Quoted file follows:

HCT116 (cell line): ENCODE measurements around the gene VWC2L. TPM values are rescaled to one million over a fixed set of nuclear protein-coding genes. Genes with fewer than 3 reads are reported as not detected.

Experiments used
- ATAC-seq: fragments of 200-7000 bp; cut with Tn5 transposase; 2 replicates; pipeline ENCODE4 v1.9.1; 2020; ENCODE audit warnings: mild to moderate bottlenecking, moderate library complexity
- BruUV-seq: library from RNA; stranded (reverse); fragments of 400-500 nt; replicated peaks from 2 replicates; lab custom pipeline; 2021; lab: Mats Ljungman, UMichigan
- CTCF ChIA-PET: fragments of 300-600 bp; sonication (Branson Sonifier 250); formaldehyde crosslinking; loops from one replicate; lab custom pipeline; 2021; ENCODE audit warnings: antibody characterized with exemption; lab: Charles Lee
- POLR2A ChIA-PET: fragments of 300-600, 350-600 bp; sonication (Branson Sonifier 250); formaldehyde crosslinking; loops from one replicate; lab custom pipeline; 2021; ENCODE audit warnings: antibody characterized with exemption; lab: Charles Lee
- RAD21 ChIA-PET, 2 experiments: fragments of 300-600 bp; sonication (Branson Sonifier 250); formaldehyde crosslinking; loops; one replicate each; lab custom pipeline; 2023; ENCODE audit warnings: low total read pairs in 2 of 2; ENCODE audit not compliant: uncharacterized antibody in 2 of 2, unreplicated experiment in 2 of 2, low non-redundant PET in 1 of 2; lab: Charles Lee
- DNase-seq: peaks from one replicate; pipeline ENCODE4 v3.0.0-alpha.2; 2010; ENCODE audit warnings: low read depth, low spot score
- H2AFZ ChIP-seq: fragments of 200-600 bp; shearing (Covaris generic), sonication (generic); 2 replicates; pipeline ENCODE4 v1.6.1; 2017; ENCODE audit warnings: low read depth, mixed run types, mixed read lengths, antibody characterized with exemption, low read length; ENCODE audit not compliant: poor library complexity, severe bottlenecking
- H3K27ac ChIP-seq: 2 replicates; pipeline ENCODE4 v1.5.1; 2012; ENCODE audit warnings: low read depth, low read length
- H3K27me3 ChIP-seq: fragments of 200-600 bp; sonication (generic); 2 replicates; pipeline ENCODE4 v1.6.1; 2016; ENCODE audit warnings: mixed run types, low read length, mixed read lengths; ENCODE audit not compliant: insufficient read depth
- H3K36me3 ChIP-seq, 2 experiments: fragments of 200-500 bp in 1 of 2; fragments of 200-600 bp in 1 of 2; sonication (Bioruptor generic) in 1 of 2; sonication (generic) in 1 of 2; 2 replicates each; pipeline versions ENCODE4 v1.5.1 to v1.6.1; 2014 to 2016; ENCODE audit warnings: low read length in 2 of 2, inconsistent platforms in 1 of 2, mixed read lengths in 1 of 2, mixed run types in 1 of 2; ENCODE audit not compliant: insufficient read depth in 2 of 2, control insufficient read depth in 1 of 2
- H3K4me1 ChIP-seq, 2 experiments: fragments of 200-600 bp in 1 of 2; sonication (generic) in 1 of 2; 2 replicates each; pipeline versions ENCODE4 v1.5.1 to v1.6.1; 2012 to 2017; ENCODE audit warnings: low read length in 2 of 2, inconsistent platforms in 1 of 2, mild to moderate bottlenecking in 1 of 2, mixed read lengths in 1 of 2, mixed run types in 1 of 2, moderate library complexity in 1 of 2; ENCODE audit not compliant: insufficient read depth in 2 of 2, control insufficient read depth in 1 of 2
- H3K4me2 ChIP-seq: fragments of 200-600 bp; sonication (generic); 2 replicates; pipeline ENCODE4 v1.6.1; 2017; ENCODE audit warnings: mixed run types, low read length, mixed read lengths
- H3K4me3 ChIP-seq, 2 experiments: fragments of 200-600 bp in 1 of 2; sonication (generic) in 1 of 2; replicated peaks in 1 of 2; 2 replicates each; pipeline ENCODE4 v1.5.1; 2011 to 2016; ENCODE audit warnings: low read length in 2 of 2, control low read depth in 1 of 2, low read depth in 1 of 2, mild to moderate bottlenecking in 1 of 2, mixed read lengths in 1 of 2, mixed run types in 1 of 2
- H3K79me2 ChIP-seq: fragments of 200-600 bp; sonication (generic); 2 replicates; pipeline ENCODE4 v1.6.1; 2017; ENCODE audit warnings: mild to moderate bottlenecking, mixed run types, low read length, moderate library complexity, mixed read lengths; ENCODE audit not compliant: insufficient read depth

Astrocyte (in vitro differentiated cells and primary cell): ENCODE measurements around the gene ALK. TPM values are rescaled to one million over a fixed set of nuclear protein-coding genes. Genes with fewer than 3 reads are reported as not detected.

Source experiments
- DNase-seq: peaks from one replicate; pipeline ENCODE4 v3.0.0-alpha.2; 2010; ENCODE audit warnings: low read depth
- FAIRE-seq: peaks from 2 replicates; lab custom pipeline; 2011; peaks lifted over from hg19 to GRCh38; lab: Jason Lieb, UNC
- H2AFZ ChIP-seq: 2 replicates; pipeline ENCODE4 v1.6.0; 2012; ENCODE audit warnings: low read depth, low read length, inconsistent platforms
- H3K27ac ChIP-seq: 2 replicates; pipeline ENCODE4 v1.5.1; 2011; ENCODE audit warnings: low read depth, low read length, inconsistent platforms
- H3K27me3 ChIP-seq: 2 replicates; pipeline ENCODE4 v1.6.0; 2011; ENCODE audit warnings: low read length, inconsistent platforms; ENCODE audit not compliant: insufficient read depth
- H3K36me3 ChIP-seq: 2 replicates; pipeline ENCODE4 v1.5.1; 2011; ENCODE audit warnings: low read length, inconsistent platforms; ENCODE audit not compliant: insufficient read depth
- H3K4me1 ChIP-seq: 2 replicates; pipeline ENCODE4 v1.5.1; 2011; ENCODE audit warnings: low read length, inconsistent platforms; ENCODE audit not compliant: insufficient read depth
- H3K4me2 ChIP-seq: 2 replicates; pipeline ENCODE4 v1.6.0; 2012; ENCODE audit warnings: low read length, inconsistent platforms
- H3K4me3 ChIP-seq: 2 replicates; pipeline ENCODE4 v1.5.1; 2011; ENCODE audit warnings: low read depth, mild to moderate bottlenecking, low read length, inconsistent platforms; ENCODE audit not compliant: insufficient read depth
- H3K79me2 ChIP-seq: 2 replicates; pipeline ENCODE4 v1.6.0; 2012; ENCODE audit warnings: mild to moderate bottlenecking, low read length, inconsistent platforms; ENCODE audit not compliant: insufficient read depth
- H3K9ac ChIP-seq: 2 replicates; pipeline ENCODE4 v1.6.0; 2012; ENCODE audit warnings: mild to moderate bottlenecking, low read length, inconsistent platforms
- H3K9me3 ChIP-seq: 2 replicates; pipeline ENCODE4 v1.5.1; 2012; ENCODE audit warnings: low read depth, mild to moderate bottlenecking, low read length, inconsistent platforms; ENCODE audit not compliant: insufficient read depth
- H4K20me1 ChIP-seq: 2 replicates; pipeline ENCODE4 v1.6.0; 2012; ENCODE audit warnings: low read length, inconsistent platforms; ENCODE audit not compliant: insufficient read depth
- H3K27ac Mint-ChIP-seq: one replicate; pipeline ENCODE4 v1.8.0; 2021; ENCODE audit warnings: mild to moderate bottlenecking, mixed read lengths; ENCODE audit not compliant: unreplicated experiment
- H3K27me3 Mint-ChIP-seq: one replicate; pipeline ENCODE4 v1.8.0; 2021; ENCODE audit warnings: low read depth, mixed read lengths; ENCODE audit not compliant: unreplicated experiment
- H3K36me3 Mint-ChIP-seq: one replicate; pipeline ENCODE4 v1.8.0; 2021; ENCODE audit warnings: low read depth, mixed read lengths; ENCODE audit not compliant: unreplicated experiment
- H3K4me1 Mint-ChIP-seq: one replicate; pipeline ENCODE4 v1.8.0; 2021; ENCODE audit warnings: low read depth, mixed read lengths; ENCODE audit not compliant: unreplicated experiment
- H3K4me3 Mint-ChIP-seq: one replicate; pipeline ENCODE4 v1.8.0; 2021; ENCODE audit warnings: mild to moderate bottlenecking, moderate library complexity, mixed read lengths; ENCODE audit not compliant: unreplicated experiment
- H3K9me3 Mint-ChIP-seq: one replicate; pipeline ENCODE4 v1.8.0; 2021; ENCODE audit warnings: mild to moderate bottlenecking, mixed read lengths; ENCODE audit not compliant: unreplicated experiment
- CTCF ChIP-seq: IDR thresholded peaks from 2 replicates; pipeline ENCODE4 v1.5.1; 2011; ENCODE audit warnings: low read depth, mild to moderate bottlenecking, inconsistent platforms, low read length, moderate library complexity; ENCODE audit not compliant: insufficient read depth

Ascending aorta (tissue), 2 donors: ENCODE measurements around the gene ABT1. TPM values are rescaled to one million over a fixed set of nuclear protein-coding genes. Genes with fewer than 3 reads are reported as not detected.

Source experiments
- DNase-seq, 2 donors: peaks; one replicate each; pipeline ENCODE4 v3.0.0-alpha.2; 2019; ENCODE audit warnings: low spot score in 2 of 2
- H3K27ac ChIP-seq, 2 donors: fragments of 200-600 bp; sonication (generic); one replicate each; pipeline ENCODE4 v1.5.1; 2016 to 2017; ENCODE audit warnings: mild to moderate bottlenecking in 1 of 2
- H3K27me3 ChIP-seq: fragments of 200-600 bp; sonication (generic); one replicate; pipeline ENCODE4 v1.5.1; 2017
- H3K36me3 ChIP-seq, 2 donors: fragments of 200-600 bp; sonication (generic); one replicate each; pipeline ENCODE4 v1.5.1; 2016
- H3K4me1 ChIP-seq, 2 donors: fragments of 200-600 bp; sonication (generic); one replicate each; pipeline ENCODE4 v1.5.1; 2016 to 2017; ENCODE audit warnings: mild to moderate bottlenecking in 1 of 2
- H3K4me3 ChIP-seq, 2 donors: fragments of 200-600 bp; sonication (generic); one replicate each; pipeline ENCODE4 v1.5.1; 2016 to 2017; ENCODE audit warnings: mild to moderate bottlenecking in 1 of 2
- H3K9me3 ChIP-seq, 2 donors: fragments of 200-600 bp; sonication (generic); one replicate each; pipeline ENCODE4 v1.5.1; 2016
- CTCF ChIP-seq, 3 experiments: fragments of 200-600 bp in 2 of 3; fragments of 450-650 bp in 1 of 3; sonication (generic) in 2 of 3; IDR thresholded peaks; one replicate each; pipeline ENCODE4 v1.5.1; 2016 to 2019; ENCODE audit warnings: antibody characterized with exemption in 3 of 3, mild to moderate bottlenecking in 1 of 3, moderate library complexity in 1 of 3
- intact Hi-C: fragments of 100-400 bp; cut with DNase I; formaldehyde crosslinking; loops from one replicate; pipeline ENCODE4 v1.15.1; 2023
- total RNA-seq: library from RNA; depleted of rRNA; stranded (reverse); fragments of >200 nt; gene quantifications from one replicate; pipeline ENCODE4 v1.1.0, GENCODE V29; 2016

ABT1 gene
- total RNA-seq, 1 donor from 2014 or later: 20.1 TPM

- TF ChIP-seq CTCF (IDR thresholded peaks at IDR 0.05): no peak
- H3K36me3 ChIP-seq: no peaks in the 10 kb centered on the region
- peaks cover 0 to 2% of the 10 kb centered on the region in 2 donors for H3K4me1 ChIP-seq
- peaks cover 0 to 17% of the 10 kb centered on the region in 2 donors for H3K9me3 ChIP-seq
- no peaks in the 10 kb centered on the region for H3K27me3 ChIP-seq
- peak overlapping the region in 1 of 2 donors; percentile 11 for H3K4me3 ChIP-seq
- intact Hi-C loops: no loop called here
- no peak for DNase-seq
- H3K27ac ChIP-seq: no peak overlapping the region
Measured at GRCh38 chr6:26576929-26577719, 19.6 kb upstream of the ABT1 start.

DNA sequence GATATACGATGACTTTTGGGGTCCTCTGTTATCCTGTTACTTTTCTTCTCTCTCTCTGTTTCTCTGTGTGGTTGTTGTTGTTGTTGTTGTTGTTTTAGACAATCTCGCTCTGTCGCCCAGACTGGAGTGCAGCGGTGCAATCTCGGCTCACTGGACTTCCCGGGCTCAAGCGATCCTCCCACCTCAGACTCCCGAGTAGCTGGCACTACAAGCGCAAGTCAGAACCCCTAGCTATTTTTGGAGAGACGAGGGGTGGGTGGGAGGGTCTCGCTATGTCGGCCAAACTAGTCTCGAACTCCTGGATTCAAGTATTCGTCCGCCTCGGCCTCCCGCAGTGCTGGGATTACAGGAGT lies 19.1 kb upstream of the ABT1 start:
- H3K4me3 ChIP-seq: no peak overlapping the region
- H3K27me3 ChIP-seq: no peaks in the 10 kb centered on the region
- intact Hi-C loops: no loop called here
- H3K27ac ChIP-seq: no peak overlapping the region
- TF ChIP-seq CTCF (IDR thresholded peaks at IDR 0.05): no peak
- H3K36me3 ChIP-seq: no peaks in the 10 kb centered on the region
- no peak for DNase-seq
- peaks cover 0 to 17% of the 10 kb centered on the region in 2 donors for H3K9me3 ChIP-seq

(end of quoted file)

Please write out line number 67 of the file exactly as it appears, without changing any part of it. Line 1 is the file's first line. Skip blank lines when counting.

- H3K27ac ChIP-seq: no peak overlapping the region